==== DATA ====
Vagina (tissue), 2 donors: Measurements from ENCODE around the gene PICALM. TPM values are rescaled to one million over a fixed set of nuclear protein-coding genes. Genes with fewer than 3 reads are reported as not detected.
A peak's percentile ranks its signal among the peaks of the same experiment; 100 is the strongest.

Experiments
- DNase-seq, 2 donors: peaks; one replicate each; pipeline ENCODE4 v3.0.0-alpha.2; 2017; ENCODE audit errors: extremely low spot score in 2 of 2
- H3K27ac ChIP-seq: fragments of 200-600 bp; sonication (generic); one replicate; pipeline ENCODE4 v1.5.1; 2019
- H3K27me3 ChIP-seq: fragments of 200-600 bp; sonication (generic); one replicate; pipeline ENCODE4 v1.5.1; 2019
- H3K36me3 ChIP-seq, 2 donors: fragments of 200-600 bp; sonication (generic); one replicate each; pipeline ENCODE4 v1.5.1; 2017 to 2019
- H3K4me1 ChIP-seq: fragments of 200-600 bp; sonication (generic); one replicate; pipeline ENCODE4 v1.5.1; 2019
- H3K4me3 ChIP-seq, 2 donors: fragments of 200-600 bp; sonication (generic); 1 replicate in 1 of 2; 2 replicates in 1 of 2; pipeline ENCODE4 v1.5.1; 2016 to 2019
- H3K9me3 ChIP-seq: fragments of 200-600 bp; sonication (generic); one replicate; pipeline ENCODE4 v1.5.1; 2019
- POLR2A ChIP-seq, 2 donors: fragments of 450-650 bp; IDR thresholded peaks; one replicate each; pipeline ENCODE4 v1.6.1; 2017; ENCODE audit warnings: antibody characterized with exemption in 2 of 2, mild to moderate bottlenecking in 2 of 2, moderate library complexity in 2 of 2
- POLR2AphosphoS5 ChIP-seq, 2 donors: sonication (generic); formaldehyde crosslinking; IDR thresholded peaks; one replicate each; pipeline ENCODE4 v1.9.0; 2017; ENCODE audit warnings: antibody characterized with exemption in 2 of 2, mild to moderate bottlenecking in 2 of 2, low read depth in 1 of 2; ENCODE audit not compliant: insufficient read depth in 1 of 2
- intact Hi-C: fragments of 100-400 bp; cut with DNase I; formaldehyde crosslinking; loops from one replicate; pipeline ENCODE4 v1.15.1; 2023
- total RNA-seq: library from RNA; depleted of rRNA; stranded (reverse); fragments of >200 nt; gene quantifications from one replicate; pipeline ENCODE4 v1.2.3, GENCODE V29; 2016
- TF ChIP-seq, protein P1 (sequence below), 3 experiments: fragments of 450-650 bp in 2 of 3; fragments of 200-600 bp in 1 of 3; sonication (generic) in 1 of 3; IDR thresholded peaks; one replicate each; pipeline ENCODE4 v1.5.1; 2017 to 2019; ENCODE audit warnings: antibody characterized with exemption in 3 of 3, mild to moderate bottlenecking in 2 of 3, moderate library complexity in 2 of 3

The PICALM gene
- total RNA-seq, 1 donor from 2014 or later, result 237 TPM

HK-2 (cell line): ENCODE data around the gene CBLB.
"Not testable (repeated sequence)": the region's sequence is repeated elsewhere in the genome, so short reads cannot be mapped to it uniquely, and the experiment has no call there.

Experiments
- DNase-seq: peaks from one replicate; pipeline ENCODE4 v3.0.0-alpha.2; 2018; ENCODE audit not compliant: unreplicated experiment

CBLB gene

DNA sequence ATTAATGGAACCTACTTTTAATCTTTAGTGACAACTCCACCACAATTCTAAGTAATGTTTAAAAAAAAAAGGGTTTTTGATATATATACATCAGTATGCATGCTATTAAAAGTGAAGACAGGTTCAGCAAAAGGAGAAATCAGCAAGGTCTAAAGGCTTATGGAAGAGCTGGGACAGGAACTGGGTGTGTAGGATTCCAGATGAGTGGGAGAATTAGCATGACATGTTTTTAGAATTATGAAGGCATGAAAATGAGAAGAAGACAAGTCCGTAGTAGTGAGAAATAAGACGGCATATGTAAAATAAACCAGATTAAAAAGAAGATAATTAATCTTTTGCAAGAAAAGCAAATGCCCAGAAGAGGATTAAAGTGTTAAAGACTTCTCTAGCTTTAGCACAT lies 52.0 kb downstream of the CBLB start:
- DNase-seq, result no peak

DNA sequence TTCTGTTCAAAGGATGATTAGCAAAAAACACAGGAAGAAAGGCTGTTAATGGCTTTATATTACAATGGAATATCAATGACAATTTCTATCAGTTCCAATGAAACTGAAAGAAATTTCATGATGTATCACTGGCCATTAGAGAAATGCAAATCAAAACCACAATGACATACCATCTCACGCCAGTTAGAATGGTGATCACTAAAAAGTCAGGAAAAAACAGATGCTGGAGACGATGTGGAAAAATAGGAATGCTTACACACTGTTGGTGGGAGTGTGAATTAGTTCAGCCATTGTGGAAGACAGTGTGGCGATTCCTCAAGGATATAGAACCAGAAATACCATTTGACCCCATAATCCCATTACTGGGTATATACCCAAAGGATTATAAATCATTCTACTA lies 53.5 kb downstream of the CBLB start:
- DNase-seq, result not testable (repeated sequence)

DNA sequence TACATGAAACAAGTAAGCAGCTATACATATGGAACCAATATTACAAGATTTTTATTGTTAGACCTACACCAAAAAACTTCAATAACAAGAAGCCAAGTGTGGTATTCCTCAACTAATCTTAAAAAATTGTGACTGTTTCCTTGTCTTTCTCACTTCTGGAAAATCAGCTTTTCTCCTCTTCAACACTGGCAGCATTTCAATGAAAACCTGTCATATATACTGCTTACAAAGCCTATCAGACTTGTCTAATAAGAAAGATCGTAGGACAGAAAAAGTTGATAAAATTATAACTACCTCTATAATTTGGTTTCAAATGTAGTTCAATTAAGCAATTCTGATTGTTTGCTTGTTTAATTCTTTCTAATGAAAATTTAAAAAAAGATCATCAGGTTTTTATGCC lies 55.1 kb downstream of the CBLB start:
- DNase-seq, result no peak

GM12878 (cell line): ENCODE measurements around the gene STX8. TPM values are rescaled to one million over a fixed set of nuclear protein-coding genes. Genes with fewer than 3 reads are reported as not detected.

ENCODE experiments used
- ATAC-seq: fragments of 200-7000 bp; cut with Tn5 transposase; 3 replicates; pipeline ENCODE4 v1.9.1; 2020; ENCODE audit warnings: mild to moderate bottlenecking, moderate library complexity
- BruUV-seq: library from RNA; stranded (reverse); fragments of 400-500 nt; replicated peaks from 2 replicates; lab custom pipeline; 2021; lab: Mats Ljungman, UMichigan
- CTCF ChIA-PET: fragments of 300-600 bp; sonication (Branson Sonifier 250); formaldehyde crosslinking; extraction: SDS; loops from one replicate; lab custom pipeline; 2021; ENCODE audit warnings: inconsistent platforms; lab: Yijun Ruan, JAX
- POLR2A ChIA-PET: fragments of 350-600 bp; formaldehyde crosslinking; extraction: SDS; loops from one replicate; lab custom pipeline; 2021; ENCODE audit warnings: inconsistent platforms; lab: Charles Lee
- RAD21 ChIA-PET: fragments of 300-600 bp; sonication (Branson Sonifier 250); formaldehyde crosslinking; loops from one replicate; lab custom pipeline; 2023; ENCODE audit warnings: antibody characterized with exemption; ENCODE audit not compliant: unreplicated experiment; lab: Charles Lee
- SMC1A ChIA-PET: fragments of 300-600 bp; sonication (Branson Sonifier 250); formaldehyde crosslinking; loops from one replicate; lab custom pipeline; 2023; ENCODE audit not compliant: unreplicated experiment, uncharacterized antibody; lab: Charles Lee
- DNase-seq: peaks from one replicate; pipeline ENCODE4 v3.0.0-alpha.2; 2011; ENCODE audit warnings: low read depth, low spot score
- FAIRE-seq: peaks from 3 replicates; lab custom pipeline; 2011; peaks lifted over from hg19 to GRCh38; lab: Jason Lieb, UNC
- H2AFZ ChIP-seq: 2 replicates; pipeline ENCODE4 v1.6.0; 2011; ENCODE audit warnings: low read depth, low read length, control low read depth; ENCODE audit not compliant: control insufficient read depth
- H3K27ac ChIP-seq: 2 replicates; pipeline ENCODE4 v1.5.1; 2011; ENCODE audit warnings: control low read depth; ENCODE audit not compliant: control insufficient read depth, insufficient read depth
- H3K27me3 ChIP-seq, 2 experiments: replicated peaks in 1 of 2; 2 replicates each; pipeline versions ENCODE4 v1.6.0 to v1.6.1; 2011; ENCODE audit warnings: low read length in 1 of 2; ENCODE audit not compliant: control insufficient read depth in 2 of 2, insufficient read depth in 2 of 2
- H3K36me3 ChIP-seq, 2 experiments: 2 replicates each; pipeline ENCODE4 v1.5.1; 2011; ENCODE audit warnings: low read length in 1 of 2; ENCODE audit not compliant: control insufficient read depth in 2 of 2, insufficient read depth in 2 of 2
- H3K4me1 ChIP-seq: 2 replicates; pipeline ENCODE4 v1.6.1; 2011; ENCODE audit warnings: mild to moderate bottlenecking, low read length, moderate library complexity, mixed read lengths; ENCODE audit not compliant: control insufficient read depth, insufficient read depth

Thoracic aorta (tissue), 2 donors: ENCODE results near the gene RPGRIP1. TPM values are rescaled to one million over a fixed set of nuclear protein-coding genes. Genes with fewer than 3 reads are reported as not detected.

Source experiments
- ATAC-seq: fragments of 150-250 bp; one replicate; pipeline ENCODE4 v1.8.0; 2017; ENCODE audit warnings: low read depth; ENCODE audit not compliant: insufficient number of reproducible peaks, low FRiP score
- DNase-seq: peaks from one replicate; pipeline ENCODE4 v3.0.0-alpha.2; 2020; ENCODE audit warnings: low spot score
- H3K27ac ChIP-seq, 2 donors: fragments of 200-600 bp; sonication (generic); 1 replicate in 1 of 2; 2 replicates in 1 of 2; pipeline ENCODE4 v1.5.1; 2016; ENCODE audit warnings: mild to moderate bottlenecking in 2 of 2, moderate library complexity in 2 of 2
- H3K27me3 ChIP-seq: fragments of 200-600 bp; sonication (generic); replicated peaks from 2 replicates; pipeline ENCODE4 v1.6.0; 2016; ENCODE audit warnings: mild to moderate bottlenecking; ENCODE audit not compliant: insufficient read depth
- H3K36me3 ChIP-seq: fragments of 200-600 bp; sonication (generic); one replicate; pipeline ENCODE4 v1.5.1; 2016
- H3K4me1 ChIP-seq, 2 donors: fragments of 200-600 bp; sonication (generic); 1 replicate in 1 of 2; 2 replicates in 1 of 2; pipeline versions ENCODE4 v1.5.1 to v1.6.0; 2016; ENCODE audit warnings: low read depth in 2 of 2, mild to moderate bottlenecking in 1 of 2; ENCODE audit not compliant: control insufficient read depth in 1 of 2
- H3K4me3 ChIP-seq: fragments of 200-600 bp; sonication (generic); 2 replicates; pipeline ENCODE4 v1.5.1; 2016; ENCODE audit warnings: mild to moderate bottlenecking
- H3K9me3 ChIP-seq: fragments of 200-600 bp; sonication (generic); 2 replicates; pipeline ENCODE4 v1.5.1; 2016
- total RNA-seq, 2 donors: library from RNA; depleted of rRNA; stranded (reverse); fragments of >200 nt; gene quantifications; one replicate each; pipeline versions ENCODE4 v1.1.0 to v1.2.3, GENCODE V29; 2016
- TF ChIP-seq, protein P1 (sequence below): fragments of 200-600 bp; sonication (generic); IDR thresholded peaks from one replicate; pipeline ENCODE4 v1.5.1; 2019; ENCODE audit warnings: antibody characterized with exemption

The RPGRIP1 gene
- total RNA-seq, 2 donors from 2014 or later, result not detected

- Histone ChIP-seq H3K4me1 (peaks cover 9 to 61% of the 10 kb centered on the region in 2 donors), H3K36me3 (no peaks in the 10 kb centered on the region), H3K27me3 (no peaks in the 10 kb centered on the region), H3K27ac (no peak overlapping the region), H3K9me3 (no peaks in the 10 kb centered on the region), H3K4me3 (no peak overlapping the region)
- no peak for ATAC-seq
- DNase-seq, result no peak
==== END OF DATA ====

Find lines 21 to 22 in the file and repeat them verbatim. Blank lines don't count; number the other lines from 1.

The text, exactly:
- DNase-seq: peaks from one replicate; pipeline ENCODE4 v3.0.0-alpha.2; 2018; ENCODE audit not compliant: unreplicated experiment

CBLB gene